This might be a silly question as I've been into photography for over 40 years, but here goes.
I've never been able to adequately master the technique of changing lenses in the field. Frequently I'm in a muddy or wet area so there's no opportunity to set one on the ground. Having to deal with back caps, a 70-200 in one hand and a 17-40 in the other is quite awkward. What are your recommended steps for changing a lens on a tripod in the field?

The key is to limit the number of items you are holding at one time.

If you only handle two items at a time, no juggling is required.

Using the neck strap to hold the body, I remove one lens, put it into bag, etc, then mount the other. When the 2nd lens goes on, that is when the rear cap from that lens is put on the lens that was just removed.



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nathancarter
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Oct 28, 2016 12:15 |  #7

Put the beer down first?


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DutchCorps
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Oct 28, 2016 12:16 |  #8

Kirby wrote in post #18169505 (external link)
This might be a silly question as I've been into photography for over 40 years, but here goes.
I've never been able to adequately master the technique of changing lenses in the field. Frequently I'm in a muddy or wet area so there's no opportunity to set one on the ground. Having to deal with back caps, a 70-200 in one hand and a 17-40 in the other is quite awkward. What are your recommended steps for changing a lens on a tripod in the field?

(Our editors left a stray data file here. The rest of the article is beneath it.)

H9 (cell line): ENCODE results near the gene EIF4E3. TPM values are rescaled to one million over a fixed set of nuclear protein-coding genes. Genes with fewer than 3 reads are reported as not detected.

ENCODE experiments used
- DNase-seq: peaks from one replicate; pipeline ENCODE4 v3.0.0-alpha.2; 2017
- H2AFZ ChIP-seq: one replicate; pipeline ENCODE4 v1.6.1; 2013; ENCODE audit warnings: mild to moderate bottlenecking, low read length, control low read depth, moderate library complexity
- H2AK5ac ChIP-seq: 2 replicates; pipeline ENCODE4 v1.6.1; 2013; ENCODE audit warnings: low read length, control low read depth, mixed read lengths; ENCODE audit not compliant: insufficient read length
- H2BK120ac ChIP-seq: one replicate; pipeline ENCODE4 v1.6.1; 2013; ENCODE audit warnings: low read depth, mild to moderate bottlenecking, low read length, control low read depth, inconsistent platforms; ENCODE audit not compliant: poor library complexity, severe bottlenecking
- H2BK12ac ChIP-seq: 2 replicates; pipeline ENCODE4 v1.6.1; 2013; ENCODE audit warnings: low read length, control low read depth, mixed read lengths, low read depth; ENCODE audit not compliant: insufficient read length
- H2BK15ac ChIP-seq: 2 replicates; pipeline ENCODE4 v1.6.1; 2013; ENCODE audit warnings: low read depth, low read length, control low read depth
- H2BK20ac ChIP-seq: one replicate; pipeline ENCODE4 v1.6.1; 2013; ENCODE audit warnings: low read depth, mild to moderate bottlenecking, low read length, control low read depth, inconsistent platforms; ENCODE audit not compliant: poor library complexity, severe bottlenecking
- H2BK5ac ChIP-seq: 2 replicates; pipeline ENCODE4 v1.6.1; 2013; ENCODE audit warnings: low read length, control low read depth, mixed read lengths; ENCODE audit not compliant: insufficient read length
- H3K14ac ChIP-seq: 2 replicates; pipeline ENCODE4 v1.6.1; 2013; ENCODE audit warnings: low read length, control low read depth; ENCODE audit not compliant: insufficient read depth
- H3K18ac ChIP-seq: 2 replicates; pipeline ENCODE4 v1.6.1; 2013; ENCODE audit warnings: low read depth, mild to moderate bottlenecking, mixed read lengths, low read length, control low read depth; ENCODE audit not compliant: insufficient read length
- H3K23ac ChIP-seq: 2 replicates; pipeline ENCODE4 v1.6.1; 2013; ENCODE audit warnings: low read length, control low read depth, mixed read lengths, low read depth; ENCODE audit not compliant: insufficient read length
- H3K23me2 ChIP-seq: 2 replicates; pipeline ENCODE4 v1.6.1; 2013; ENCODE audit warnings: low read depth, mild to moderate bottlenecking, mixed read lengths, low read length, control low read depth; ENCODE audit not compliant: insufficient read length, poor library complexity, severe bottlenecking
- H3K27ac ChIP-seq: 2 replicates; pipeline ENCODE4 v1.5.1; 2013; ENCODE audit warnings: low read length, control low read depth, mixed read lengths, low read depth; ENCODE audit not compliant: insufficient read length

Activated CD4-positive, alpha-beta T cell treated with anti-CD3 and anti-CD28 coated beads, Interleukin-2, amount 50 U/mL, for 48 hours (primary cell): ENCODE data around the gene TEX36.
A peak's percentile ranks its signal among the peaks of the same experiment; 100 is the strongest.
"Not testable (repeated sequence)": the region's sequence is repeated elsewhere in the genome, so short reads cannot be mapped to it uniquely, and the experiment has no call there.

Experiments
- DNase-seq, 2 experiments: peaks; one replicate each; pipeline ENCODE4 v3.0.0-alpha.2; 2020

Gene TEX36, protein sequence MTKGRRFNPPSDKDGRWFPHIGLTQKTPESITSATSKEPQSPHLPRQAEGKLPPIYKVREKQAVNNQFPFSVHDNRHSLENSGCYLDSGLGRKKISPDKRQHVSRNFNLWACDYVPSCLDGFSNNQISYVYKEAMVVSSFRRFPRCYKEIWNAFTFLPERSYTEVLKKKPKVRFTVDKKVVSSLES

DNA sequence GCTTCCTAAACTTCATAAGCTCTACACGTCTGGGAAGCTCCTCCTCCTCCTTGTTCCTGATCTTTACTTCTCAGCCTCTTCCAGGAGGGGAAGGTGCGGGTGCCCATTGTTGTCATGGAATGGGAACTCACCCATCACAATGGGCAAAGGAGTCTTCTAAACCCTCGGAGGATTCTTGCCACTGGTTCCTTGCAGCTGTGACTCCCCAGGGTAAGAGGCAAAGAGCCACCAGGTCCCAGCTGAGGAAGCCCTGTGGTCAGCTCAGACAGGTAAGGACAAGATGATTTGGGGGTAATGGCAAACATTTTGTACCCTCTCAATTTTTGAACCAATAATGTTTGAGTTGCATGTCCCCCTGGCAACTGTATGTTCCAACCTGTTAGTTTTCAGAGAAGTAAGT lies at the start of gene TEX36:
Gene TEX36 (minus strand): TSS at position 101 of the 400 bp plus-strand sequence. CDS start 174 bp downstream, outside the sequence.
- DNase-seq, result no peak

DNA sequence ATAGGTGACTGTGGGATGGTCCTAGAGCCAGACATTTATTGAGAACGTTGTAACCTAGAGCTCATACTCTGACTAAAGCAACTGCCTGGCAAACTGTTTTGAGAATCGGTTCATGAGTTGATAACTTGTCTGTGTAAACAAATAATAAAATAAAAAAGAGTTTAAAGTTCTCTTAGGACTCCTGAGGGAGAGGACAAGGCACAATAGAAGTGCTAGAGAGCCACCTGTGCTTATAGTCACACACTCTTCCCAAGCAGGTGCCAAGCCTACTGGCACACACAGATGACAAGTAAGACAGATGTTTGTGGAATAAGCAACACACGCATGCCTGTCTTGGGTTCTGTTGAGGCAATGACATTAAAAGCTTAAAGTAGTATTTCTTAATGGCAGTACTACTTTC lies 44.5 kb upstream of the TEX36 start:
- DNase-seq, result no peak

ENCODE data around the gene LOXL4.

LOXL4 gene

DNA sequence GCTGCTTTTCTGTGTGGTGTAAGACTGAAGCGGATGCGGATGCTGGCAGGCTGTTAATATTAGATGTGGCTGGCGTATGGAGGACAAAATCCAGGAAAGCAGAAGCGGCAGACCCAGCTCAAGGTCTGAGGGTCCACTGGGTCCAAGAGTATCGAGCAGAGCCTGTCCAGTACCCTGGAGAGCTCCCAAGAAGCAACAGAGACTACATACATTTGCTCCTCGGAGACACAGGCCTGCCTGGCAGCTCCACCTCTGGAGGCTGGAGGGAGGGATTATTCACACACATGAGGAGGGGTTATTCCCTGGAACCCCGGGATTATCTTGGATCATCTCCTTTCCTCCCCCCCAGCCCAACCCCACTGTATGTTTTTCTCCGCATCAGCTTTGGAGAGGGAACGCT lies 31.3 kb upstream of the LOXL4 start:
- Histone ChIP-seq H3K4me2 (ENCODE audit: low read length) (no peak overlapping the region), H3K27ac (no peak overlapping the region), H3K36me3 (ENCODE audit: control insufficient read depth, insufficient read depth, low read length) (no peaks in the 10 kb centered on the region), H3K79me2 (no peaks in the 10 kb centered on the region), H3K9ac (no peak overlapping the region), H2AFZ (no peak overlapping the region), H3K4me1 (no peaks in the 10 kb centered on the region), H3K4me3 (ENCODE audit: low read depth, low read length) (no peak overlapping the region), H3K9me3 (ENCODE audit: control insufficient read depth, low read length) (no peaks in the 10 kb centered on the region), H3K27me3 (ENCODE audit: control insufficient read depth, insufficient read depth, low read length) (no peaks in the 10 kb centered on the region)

Maybe this helps, double (canon) mounts. Looks handy.

https://www.peakdesign​.com/product/clips/cap​turelens/ (external link)

Success,

Regards,
René.




  
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Snydremark
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Oct 28, 2016 12:57 |  #9

DutchCorps wrote in post #18169573 (external link)
Maybe this helps, double (canon) mounts. Looks handy.

https://www.peakdesign​.com/product/clips/cap​turelens/ (external link)

Success,

Regards,
René.

That's one of the few designs those guys have come up with that I don't think really hits the mark. Lenses are bulky; having them hanging right at your belt line means you're going to be whacking them with your wrist/forearm pretty reliably or having to walk unnaturally to keep your arm clear of those items.


- Eric S.: My Birds/Wildlife (external link) (7D MkII/5D IV, Canon 10-22 f/3.5-4.5, Canon 24-105L f/4 IS, Canon 70-200L f/2.8 IS MkII, Canon 100-400L f/4.5-5.6 IS I/II)
"The easiest way to improve your photos is to adjust the loose nut between the shutter release and the ground."

  
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FarmerTed1971
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Oct 28, 2016 13:06 |  #10

Yes, another solution to a nonexistent problem. ;-)a


Getting better at this - Fuji Xt-2 - Fuji X-Pro2 - Laowa 9mm - 18-55 - 23/35/50/90 f2 WR - 50-140 - flickr (external link) - www.scottaticephoto.co​m (external link)